When I first took my job at the community college, people would congratulate me and then follow up with something like “Just until you get a job at a real college, right?”
A real college? Seriously? It quickly became clear to me what they meant: a 4-year university.
Presumably, none of these people had ever attended a community college before—because had they, they would know what I’m about to tell you: a community college is very much a real college.
Of course, even our own students, upon entering the institution, tend to undervalue the community college. In some cases, they feel stigmatized because they’ve been relegated to this lesser institution, this “Harvard on the Hill,” where they will undoubtedly receive a sub-par post-secondary education from what must be sub-par educators (because all the real professors teach at real colleges). Many of our students are quick to point out that this is just a quick stop on their way to the big 4-year university down the road. Others lie and declare themselves university students, avoiding questions about their dorm assignments. Some will tell you they’re here because it’s their only choice.
Let me be clear: there is nothing sub-par about the community college. We are not the rejects!
Our students are not a bunch of 4-year University rejects. I know this is surprising to many people, but a lot of our students choose to attend our community college. And they choose it for a variety of good reasons. Those reasons include cost, class size, convenience, location, program offerings, etc. To be frank, we beat out every local 4-year college in almost every one of those arenas. Just look at cost: $13,000 (tuition and fees) for a local student to do a year at our local public 4-year college compared to $3,000 at our 2-year school. Even if a student is planning to transfer to a 4-year school, it’s a better deal to put in 2 years with us first: same classes, with a savings of almost $10,000/year.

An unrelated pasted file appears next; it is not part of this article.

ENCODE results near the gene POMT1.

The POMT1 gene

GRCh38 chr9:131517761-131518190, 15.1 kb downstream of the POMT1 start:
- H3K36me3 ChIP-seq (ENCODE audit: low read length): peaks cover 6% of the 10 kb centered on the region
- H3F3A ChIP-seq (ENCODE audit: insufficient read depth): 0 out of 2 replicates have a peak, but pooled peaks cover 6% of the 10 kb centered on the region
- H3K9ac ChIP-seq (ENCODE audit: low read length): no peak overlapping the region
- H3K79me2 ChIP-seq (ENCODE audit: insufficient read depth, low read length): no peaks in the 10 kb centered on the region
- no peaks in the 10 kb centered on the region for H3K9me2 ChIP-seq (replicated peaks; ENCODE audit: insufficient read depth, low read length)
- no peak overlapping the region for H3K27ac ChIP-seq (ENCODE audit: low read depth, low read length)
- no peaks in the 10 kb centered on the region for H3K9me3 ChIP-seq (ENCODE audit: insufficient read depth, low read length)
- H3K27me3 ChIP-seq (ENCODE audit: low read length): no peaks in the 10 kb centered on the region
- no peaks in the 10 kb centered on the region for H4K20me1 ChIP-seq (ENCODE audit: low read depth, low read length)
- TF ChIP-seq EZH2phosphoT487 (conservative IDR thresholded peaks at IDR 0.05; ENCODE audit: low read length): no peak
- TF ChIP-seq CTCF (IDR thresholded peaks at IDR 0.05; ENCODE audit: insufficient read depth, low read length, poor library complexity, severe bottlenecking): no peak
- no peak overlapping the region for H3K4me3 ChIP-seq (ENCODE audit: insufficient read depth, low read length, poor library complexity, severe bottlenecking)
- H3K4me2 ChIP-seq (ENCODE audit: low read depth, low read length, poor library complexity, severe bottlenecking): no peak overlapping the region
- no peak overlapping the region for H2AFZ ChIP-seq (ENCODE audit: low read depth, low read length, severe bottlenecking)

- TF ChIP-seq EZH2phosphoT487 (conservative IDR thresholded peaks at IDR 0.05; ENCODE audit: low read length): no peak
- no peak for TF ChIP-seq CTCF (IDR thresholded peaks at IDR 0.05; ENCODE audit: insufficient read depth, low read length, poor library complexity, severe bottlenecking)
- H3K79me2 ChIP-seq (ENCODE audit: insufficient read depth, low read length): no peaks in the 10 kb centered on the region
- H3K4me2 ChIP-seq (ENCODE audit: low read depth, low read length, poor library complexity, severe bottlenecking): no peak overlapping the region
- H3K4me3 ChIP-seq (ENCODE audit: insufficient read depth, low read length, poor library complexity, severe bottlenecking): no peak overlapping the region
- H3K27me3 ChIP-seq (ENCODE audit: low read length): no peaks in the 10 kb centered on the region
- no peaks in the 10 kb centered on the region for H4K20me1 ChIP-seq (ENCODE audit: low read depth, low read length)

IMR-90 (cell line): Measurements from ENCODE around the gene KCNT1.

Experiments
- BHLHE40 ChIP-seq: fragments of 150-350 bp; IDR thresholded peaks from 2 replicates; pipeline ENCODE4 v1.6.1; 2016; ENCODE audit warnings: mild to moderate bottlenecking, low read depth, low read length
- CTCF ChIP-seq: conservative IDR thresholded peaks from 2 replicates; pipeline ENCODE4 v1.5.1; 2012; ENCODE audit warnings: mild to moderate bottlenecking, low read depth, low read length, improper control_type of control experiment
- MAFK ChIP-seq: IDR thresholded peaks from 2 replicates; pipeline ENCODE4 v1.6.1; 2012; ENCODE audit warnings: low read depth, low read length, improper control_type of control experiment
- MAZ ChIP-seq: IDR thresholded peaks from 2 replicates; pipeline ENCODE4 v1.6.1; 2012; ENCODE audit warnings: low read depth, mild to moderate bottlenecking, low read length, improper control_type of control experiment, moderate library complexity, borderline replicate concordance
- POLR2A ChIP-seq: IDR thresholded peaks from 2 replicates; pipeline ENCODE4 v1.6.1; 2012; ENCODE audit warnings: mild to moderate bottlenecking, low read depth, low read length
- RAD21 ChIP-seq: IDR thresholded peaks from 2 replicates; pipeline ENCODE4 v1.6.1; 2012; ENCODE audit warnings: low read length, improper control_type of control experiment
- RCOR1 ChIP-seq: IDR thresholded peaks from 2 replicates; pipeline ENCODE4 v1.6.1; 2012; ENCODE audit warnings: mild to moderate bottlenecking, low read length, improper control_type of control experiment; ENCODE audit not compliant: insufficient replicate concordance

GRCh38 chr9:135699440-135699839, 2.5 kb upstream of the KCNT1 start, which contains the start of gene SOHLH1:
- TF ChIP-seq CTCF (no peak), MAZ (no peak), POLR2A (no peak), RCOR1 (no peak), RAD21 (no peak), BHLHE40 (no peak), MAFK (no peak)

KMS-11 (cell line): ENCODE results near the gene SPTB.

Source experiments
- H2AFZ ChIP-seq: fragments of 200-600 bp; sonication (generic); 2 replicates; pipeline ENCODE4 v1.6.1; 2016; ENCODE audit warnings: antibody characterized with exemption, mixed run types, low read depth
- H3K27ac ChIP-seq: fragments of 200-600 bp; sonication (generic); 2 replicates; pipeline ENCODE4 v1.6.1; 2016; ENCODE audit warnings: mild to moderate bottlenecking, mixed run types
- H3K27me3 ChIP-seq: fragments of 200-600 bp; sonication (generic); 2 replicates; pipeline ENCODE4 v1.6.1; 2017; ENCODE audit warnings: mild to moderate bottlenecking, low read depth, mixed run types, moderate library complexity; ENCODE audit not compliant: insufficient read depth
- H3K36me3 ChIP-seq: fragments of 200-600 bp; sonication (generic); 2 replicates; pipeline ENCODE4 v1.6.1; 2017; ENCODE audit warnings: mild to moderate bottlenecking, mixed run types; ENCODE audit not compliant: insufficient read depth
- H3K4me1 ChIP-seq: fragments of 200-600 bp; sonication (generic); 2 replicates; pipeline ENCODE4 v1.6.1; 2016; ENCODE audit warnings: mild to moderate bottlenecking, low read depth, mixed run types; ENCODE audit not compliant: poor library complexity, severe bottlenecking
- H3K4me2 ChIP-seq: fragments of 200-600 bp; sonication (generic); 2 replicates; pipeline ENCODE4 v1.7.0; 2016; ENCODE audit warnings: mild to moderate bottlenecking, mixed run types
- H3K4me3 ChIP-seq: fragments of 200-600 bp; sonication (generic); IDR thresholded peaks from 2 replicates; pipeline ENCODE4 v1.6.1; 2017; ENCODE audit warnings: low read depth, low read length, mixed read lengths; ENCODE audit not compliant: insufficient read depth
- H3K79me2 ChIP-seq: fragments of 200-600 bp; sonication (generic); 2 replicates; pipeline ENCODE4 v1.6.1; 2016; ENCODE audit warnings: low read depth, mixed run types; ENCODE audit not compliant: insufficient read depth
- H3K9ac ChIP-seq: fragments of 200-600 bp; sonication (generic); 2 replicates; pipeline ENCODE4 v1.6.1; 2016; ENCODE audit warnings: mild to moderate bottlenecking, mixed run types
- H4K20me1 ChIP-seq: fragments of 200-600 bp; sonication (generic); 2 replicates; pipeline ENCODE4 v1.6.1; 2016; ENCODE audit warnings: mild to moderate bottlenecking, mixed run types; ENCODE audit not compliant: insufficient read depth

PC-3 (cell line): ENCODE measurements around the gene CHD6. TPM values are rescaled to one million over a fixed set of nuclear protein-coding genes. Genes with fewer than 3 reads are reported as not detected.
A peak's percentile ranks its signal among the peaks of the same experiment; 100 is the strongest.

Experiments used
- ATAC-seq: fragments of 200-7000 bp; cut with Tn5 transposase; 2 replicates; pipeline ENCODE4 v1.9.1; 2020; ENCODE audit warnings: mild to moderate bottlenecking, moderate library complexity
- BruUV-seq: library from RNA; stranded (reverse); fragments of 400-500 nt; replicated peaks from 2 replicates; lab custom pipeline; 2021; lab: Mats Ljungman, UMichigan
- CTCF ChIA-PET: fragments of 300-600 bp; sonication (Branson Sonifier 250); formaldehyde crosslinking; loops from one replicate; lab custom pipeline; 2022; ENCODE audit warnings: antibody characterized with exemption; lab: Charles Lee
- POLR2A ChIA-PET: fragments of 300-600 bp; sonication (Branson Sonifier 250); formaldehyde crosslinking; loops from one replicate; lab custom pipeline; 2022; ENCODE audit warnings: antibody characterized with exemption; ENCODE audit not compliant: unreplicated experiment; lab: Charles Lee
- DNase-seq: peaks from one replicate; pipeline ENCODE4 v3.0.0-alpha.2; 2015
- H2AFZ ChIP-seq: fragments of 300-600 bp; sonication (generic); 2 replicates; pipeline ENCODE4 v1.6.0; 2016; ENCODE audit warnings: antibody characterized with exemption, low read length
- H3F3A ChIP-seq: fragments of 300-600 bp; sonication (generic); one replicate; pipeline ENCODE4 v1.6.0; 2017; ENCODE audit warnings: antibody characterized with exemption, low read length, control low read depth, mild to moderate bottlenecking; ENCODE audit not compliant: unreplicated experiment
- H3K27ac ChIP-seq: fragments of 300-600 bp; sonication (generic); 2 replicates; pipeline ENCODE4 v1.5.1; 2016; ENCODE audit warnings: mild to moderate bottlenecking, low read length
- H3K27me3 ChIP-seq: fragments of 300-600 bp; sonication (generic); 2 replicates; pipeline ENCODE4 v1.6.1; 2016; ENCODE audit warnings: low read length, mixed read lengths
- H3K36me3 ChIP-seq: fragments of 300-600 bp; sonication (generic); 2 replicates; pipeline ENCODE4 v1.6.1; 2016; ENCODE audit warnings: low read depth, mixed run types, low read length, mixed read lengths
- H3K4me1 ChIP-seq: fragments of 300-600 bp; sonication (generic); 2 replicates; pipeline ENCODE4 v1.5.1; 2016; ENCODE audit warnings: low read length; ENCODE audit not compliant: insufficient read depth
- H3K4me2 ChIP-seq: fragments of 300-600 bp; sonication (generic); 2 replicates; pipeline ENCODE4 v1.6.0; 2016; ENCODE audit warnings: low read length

Neither are our instructors a bunch of 4-year University rejects. People are always surprised to learn that I turned down a position at Clemson in favor of teaching at Tri-County. I choose to work at a community college. I, like all of my colleagues, am perfectly qualified to teach the classes I teach—whether here or at the 4-year school down the road. In fact, many of our adjunct instructors also teach at 4-year schools–the same courses they teach for us. We also have a number of instructors who have joined us after leaving 4-year schools. Our reasons, like the reasons for which our students choose us, are varied (I like the smaller class sizes, too!), but we’re not here just because we can’t get something better. Trust me. And if you doubt the high quality of our classes, ask my students. They’ll tell you they had/have to work just as hard as, if not harder than, their peers in comparable freshman composition classes at the university.
Our graduates aren’t rejects either! There’s this big ole myth that today you need a 4-year degree to be successful. And that just isn’t true. Not everyone needs a 4-year degree (in fact, some might argue the job market is flooded with 4-year degrees seeking employment)! Look at our workforce: 62% of allied health professionals and over 80% of law enforcement officials were educated by community colleges. And don’t think for one minute that community college grads are destined to make less money. Recent research indicates community college graduates are out-earning those with Bachelor’s degrees.The median wage for an electrical engineering technician is $52,000/year in our area. And the degree you need for that career choice? An Associate’s in Mechatronics. A Registered Nurse in our area could be making up to $72,000/year, and we offer the degree for that, too. We’ve heard a lot in the news over the last few years about college graduates who can’t find work. With, for example, 668 average openings for RNs in our area each year, I think it’s safe to say that the community college degree is a good bet. Still not sure community colleges breed success? Check out these successful alumni.
Real college? The community college is a real college: we take real people, give them real knowledge and real skills and put them into real careers.